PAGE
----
In search of the Great Breach Wood

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High up above Dundon Fort, one of Somerset’s many hill forts, are a collection of glorious woods that surround a small gorge, known as the ‘The Great Breach’.

The little village of Compton Dundon sits on the road that winds through the edges of the Somerset Levels from Yeovil to Glastonbury and beyond; at the time of the Domesday Survey, like so many churches and their villages in this area, it was owned by the monks of Glastonbury. Indeed, Dundon, it seems, was once the home of a bell foundry, and its bells are to be found in Somerton and Aller, and presumably many other nearby village churches.

In ancient times, before the Levels began to be drained, this whole area would have been regularly flooded, and if nearby place names are anything to go by – Red Lake Farm, Greylake Bridge and so on – it’s possible that the hill fort, and the smaller hill next to it, may well have been islands within vast lakes for much of the time, connected only by the raised droves that eventually became the roads on which we now pass through the area.

But this isn’t about history – this is just about a rather lovely dog walk Woody and I went on today.

Compton Dundon surrounds OS plus parking

To get there, turn off the A303 onto the A372, and then almost immediately take the old Ilchester Road past Lytes Cary, and then through Charlton Mackrell. The road then becomes Kingweston Road, and then Reynald’s Way, and one parks at the Combe Hill Wood car park (see map above).

The site is one of Somerset Wildlife Trust’s many reserves

So, once you’re parked, your walk can begin…

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Both the short and the long walks begin here.
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At this time of year, there are a lot of lovely leaves to scrunch through…
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Very soon you’re presented with a choice…
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The short walk around Combe Hill Woods…
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…or the path that heads towards the longer walk around the Great Breach Wood. We did both.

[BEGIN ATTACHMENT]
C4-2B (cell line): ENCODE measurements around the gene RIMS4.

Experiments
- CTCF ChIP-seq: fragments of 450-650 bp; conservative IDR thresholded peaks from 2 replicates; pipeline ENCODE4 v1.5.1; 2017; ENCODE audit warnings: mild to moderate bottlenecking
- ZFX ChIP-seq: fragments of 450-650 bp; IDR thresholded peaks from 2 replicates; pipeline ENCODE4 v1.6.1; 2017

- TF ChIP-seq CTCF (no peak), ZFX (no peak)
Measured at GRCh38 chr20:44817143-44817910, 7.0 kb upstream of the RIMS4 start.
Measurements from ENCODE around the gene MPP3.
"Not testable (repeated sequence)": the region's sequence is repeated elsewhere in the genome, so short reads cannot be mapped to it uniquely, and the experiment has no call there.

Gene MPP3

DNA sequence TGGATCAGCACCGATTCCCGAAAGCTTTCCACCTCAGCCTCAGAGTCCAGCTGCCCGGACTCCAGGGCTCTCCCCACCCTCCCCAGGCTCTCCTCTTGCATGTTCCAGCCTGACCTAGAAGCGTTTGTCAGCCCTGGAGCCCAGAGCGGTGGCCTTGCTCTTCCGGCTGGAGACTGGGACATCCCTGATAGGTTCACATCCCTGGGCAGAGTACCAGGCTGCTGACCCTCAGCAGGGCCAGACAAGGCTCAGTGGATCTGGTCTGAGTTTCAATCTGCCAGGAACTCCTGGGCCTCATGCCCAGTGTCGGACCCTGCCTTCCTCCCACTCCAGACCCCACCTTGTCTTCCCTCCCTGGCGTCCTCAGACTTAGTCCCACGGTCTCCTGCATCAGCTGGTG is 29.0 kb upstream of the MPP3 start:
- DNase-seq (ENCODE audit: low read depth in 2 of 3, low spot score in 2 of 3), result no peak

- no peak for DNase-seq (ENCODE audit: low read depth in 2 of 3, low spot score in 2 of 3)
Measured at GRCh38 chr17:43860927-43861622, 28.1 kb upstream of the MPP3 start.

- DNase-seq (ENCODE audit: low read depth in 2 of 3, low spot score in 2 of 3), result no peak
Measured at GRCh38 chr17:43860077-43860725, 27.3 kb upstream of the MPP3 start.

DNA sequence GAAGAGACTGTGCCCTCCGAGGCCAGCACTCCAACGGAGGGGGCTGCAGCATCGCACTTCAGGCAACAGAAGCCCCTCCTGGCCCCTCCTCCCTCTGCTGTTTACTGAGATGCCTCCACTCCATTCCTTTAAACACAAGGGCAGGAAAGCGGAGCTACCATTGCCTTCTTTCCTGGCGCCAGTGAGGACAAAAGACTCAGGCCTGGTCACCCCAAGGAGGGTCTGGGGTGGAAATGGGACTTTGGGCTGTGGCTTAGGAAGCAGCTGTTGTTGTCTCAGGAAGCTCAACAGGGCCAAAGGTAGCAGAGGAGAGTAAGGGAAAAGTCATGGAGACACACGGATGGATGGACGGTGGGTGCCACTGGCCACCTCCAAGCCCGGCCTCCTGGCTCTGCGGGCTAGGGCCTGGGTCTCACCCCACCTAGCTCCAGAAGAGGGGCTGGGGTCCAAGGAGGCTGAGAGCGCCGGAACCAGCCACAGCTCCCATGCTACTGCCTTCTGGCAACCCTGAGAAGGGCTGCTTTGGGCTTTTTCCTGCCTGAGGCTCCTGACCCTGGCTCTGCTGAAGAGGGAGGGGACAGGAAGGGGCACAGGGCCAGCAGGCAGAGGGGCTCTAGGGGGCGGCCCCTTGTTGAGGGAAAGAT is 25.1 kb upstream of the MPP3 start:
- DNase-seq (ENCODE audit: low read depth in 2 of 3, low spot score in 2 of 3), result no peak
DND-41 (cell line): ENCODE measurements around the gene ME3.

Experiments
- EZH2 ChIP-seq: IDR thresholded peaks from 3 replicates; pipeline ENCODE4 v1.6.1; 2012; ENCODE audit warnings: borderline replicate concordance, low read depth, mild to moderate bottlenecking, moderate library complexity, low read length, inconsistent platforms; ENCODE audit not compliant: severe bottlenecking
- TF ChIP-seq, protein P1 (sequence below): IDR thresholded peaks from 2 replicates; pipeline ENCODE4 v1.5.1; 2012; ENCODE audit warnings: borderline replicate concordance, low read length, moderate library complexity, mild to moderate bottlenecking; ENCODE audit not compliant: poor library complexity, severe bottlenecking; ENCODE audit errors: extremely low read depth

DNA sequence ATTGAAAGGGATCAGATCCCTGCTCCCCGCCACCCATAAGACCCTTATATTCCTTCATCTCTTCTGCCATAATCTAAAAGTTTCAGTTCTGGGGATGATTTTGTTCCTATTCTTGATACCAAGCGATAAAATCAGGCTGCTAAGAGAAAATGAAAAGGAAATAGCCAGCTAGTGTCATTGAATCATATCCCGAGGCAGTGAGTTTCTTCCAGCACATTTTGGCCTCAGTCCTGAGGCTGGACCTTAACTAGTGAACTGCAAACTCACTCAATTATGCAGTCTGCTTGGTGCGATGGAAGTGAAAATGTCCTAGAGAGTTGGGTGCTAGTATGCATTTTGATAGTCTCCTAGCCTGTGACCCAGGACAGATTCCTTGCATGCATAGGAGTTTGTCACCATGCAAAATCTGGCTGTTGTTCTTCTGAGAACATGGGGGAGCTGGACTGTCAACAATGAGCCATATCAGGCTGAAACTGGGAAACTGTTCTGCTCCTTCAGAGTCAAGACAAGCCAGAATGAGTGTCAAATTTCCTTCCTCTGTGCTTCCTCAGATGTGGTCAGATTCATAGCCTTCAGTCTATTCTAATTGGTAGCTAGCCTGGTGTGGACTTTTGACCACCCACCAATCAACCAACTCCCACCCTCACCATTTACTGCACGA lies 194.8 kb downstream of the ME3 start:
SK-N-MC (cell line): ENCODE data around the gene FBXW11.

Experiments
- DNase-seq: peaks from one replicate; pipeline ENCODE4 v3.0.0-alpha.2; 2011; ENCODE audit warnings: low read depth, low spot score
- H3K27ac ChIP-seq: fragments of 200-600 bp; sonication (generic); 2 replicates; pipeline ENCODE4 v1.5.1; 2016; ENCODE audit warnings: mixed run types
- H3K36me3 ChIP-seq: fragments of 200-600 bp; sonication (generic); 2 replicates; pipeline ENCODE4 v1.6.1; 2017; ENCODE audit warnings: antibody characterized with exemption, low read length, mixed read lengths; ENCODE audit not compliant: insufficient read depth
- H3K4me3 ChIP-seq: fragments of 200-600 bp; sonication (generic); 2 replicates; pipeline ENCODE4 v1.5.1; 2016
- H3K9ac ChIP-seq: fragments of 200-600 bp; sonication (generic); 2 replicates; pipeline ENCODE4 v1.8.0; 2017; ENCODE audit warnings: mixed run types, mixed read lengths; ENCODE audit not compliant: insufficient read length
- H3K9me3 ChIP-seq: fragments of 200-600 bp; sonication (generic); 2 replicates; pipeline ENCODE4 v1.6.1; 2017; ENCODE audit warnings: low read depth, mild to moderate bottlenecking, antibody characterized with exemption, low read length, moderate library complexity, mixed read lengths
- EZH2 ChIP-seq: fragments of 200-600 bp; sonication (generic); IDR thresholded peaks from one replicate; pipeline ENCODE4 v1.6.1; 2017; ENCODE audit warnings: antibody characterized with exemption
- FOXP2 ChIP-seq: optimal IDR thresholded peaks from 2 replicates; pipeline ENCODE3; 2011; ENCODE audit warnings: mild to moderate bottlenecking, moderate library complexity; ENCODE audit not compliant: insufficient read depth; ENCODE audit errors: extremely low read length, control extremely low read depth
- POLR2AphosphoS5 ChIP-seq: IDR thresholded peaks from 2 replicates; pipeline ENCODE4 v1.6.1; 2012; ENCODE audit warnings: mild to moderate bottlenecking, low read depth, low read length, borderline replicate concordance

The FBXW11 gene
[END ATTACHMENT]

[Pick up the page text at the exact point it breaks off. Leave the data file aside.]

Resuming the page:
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Near the end of the second path, you’ll come to a gate that leads to these steps down into the ‘gorge’ and back up the other side into the Great Breach Woods themselves.

 

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There are numerous paths through the woods, official and otherwise.
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Fairly soon you leave the woods, however, and find yourself on the edge of the hill, where you get your first view of Dundon Fort. But there are better to be had further along the path…

 

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And there it is, in all its ancient glory.

 

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This panorama shows the extent of the vast ancient lake that may have stretched from the hills on the left to those on the right. It is also the location within my book ‘The Multiverse of Max Tovey‘ of Llyn Tanddwr, the underwater fortress of the Gwragedd Annwn, the faeries of the waters, and will feature prominently in the sequel I am currently writing.

 

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Now it’s back the way you came, and then, for Woody and I at least, around the shorter Combe Hill Woods walk, which gives a great view of the ‘gorge’ between the two woods, as well as another view of Dundon Fort below…

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And then it’s back to the car park, and one of the many picnic benches along the shorter walk, should you feel like a snack after your exertions.

 

 

 

 

 

 

 

 

 

 

 

 

 

 

 

 

 

 

 

 

 

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One thought on “In search of the Great Breach Wood

  1. It’s a beautiful place. I used to walk my dog there. We loved it. We used to sneak into the back end of Great Breach and find some secret paths there (forbidden of course! but never anyone to tell us otherwise!) I guess it was because of the Pheasant shoots and Pheasant breeding program. Anyway there’s an impenetrable gate there now -not impossible to get around but I’m getting too old for that and my dog is in Heaven now anyway….

    Keep happy walks with Woody…..regards Sylvia.

    Like

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